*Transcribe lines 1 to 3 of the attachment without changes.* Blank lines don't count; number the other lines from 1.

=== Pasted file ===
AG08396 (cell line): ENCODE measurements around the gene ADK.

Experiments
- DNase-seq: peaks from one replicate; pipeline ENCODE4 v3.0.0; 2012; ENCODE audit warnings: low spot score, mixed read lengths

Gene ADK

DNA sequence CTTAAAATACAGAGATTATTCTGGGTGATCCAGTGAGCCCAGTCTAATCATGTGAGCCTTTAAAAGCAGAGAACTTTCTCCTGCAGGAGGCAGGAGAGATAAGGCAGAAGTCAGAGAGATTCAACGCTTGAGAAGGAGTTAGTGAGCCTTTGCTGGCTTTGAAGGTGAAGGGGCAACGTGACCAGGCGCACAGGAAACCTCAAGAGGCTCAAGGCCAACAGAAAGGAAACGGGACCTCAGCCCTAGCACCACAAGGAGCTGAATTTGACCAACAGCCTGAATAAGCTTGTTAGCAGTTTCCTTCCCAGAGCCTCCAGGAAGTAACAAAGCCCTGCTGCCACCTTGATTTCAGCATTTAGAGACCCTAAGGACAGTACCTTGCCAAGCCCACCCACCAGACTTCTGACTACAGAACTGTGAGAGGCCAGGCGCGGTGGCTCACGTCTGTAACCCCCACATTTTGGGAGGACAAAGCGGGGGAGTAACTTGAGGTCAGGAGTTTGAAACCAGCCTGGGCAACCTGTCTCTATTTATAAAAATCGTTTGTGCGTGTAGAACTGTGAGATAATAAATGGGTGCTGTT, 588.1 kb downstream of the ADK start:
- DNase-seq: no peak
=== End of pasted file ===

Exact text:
AG08396 (cell line): ENCODE measurements around the gene ADK.

Experiments
- DNase-seq: peaks from one replicate; pipeline ENCODE4 v3.0.0; 2012; ENCODE audit warnings: low spot score, mixed read lengths